The view from here

(Above) "The Ladder", photographed at Lacock Abbey, Wiltshire in 1844 (by Fox Talbot)

Lacock Abbey was the home of Fox Talbot, a pioneer of early photograph and who invented the negative system.

(Below) The construction of Nelson's Column in London in 1843, just 38 years after Nelson's victory at the Battle of Trafalgar (Fox Talbot

Tate Britain's 'How We Are' is the gallery's largest-ever photography exhibition.

Covering more than 150 years, the show's 500-plus pictures by more than 100 photographers provide an extraordinarily rich portrait of British life. Here, we asked six famous Britons, from Beryl Bainbridge to Billy Bragg, to select their favourite images

View our slideshow to see some of the best shots

Sunday April 29, 2007
The Observer

Dame Beryl Bainbridge

Author of 24 novels including Forever England, According to Queeney and Master Georgie

The idea of Britishness didn't loom out at me from these photos. The modern-day colour ones show British life, I suppose, but I'm not interested in that idea. I prefer to think of the Britain from my childhood.

The group photo of patients at Roehampton Hospital looks so posed - they must have had to sit so still for the photographer. It reminds me of Southport during the war; there was a hospital for airmen and they all wore blue pyjamas and had terrible, terrible burns.

The Hugh Welch Diamond images of psychiatric patients made me wonder about the definition of psychiatric. Were they born simple; did they drink? It was probably biased toward the poor, beaten up and uneducated. You look at them and wonder about their terrible lives. I also like the image of the gunshot wound. It's amazing how people survive wounds like that. I'm fascinated by injuries and medicine. When I was in my teens I would have rather liked to have been a doctor, but you had to have Latin in those days.

There are two images of men in bowler hats: a stern figure with the Foyles shop name prominent behind and the man by the Theatre-Zoo (and I'm curious what 'Theatre-Zoo' actually means). The interesting thing is that one's from the Forties and the other from the Sixties, but they don't look any different. It's the same gentleman standing there assiduous in his bowler hat with his newspaper.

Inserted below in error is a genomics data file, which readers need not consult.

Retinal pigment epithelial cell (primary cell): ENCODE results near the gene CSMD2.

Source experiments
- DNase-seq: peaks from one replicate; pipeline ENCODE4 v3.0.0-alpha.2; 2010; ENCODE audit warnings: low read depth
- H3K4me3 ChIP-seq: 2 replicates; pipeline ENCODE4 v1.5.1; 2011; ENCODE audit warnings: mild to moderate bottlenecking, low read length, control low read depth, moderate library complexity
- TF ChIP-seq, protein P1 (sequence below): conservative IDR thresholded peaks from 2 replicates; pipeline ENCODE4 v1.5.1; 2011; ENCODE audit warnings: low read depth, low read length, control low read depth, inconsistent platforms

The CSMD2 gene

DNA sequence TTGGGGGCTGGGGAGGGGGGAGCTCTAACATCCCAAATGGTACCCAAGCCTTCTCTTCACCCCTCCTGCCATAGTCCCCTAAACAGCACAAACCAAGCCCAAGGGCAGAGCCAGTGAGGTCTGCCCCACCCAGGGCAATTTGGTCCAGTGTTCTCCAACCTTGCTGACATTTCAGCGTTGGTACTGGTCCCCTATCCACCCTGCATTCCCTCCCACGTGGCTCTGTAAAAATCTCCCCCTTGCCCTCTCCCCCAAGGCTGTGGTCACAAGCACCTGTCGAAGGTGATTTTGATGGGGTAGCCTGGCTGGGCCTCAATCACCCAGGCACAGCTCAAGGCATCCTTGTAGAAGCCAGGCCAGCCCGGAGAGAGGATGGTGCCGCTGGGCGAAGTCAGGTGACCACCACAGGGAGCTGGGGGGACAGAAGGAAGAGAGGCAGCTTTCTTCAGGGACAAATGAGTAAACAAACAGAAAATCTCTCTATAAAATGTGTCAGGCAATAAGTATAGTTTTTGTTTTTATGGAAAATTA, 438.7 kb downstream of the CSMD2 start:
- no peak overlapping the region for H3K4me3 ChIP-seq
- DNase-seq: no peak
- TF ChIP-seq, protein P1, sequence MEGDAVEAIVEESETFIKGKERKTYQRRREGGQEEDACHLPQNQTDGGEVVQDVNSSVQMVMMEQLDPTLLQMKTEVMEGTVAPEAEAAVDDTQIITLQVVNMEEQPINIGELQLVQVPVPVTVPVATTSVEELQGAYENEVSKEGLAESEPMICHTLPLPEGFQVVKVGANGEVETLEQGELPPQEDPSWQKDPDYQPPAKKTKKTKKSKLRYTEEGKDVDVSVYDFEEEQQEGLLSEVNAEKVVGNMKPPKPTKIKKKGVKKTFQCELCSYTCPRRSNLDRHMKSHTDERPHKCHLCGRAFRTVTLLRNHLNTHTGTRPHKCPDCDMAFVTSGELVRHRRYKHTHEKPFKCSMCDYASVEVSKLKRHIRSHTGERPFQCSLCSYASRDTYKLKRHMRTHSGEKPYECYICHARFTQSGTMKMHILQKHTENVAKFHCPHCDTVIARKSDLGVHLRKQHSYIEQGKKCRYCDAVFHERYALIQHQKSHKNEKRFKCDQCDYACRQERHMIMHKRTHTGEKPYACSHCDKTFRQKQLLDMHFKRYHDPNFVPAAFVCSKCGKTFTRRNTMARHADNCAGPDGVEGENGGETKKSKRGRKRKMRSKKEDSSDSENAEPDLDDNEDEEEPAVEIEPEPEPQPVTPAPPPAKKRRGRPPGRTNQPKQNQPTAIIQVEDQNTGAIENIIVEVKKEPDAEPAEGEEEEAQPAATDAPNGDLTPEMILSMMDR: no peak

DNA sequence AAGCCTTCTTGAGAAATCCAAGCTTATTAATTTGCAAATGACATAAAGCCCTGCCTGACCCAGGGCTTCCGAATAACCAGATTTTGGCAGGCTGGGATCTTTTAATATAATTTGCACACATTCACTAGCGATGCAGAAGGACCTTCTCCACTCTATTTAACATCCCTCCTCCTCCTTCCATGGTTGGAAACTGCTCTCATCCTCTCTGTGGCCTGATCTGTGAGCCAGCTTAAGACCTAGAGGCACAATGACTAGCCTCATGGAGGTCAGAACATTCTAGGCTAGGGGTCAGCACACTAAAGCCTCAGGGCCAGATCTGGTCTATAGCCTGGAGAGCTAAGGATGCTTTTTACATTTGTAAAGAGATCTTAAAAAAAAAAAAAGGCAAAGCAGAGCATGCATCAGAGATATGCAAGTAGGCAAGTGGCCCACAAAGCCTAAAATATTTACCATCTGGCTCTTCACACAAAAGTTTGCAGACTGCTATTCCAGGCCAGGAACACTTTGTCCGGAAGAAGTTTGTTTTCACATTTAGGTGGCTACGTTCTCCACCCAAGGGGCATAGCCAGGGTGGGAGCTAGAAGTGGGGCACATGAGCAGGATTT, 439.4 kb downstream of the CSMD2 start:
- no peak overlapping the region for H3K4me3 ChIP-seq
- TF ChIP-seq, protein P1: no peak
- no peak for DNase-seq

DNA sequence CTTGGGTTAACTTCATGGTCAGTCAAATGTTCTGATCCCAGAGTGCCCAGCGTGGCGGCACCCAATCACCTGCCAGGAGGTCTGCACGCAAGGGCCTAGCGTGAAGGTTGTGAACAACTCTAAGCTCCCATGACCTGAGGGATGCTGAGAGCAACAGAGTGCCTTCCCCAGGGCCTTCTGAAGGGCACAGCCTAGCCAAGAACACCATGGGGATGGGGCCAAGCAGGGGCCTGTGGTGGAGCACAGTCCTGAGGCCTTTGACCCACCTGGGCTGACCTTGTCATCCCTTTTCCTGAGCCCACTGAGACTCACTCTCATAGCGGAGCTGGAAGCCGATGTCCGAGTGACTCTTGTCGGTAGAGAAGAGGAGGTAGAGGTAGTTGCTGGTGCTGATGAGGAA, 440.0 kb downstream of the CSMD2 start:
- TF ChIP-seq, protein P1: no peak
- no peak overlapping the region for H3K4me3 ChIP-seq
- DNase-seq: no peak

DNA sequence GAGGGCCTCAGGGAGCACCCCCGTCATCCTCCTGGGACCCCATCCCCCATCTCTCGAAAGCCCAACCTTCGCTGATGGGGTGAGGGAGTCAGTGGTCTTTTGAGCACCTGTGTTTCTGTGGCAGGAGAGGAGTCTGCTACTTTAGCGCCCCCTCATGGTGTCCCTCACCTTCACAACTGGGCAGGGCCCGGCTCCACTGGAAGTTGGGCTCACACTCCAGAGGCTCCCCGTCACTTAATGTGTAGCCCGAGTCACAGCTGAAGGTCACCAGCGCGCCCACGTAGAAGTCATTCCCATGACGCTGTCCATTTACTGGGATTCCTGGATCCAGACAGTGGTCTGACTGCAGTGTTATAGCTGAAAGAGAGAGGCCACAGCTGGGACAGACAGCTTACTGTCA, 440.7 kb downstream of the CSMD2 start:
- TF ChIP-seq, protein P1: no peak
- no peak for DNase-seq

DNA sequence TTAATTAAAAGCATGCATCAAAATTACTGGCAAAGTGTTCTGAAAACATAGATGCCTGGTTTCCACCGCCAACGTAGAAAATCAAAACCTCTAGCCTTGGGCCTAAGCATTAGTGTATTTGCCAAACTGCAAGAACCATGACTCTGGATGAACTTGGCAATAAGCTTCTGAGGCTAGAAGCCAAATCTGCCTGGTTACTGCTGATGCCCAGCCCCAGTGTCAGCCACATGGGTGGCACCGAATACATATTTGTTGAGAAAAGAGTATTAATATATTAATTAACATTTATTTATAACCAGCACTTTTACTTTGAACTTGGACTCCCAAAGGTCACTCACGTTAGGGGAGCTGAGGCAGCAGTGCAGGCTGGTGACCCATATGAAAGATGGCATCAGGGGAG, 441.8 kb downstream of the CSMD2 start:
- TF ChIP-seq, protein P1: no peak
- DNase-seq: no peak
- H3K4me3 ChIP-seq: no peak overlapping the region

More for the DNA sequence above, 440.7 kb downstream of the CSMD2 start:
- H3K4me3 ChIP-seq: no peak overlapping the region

That's exactly how people were.

I think the photograph of Edinburgh is almost my favourite. It's beautiful. If you block out the aeroplane with your finger - that lighting, the clouds: it could be a painting. It's so high, I wonder how they took it. I think colour destroys pictures. I turn the colour off on my television because I think black and white makes things stronger, more alive. There are too many colours now, with all the adverts and streetlights and God knows what.

There's one exception to that: the Kate Gough image from the 18th century. It's a peculiar picture, almost a painting. Maybe it's an illustration for a children's story or maybe it's a satire. I'm not sure, but I do know that I like it.

Ricky Wilson

Lead singer of Kaiser Chiefs who won three 2006 Brit Awards including Best British Rock Act in 2006

When I was a kid I thought I was lucky to be British; I had a weird kind of pride about my country. I say weird because these days you have to be careful about coming out of the patriotic closet in case people think you're a jingoistic flag waver. But these photos made me feel proud and strangely homesick, especially for Leeds, where I was born.

Stonehenge is regarded as classically British - but it's boring. Standing around with headphones on in the cold is overrated. You're not allowed within 100ft of it, and after an hour-and-a-half you start to believe the audio-guide voiceover when he says: 'We will never truly understand why Stonehenge was built.' I'm fond of this picture because there's no visitors' centre, no coaches, no cagoules. We are no closer to understanding it, but we're standing a lot further away. By contrast, the photo of the chalky hills of the British coastline makes me think there are places we should celebrate more. They'd be a multimillion-dollar attraction in America with 'White Cliff' mugs that played Vera Lynn when you picked them up.